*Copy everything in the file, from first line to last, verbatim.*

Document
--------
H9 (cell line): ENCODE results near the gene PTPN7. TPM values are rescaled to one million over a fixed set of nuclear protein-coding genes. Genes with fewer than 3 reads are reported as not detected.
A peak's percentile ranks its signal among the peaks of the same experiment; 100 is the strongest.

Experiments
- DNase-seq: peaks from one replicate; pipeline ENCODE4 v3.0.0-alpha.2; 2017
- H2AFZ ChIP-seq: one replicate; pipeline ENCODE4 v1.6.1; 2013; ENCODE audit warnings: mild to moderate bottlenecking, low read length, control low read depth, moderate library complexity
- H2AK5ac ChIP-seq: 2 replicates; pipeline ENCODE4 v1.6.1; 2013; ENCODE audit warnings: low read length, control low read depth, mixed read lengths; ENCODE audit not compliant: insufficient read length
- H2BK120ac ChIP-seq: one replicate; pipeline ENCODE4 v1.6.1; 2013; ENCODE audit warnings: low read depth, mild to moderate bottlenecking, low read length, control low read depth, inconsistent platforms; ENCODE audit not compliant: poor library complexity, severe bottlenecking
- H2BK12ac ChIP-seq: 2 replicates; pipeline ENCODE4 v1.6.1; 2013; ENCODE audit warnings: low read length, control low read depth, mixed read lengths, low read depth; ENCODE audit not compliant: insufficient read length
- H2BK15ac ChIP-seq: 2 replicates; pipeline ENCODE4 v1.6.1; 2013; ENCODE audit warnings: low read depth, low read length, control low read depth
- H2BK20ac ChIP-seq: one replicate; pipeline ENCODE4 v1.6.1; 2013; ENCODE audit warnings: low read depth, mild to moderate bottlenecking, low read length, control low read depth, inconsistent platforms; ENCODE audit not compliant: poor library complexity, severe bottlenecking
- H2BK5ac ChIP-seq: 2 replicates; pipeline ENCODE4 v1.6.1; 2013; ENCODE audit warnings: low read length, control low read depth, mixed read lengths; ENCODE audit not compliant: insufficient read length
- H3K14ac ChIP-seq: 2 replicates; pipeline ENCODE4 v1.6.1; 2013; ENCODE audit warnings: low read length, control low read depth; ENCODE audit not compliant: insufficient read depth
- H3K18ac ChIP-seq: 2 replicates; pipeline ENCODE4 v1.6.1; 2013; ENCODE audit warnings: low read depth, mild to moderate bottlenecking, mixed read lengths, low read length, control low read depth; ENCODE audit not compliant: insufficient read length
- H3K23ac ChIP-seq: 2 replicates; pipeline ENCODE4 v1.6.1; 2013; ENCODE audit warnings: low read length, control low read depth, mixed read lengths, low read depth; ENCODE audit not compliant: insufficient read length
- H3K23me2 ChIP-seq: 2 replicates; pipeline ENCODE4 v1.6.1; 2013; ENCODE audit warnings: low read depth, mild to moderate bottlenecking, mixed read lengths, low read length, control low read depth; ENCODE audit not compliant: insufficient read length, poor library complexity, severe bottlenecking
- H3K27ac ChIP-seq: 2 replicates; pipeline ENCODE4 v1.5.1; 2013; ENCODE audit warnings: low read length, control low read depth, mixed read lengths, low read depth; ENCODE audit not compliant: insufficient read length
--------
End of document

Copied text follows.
H9 (cell line): ENCODE results near the gene PTPN7. TPM values are rescaled to one million over a fixed set of nuclear protein-coding genes. Genes with fewer than 3 reads are reported as not detected.
A peak's percentile ranks its signal among the peaks of the same experiment; 100 is the strongest.

Experiments
- DNase-seq: peaks from one replicate; pipeline ENCODE4 v3.0.0-alpha.2; 2017
- H2AFZ ChIP-seq: one replicate; pipeline ENCODE4 v1.6.1; 2013; ENCODE audit warnings: mild to moderate bottlenecking, low read length, control low read depth, moderate library complexity
- H2AK5ac ChIP-seq: 2 replicates; pipeline ENCODE4 v1.6.1; 2013; ENCODE audit warnings: low read length, control low read depth, mixed read lengths; ENCODE audit not compliant: insufficient read length
- H2BK120ac ChIP-seq: one replicate; pipeline ENCODE4 v1.6.1; 2013; ENCODE audit warnings: low read depth, mild to moderate bottlenecking, low read length, control low read depth, inconsistent platforms; ENCODE audit not compliant: poor library complexity, severe bottlenecking
- H2BK12ac ChIP-seq: 2 replicates; pipeline ENCODE4 v1.6.1; 2013; ENCODE audit warnings: low read length, control low read depth, mixed read lengths, low read depth; ENCODE audit not compliant: insufficient read length
- H2BK15ac ChIP-seq: 2 replicates; pipeline ENCODE4 v1.6.1; 2013; ENCODE audit warnings: low read depth, low read length, control low read depth
- H2BK20ac ChIP-seq: one replicate; pipeline ENCODE4 v1.6.1; 2013; ENCODE audit warnings: low read depth, mild to moderate bottlenecking, low read length, control low read depth, inconsistent platforms; ENCODE audit not compliant: poor library complexity, severe bottlenecking
- H2BK5ac ChIP-seq: 2 replicates; pipeline ENCODE4 v1.6.1; 2013; ENCODE audit warnings: low read length, control low read depth, mixed read lengths; ENCODE audit not compliant: insufficient read length
- H3K14ac ChIP-seq: 2 replicates; pipeline ENCODE4 v1.6.1; 2013; ENCODE audit warnings: low read length, control low read depth; ENCODE audit not compliant: insufficient read depth
- H3K18ac ChIP-seq: 2 replicates; pipeline ENCODE4 v1.6.1; 2013; ENCODE audit warnings: low read depth, mild to moderate bottlenecking, mixed read lengths, low read length, control low read depth; ENCODE audit not compliant: insufficient read length
- H3K23ac ChIP-seq: 2 replicates; pipeline ENCODE4 v1.6.1; 2013; ENCODE audit warnings: low read length, control low read depth, mixed read lengths, low read depth; ENCODE audit not compliant: insufficient read length
- H3K23me2 ChIP-seq: 2 replicates; pipeline ENCODE4 v1.6.1; 2013; ENCODE audit warnings: low read depth, mild to moderate bottlenecking, mixed read lengths, low read length, control low read depth; ENCODE audit not compliant: insufficient read length, poor library complexity, severe bottlenecking
- H3K27ac ChIP-seq: 2 replicates; pipeline ENCODE4 v1.5.1; 2013; ENCODE audit warnings: low read length, control low read depth, mixed read lengths, low read depth; ENCODE audit not compliant: insufficient read length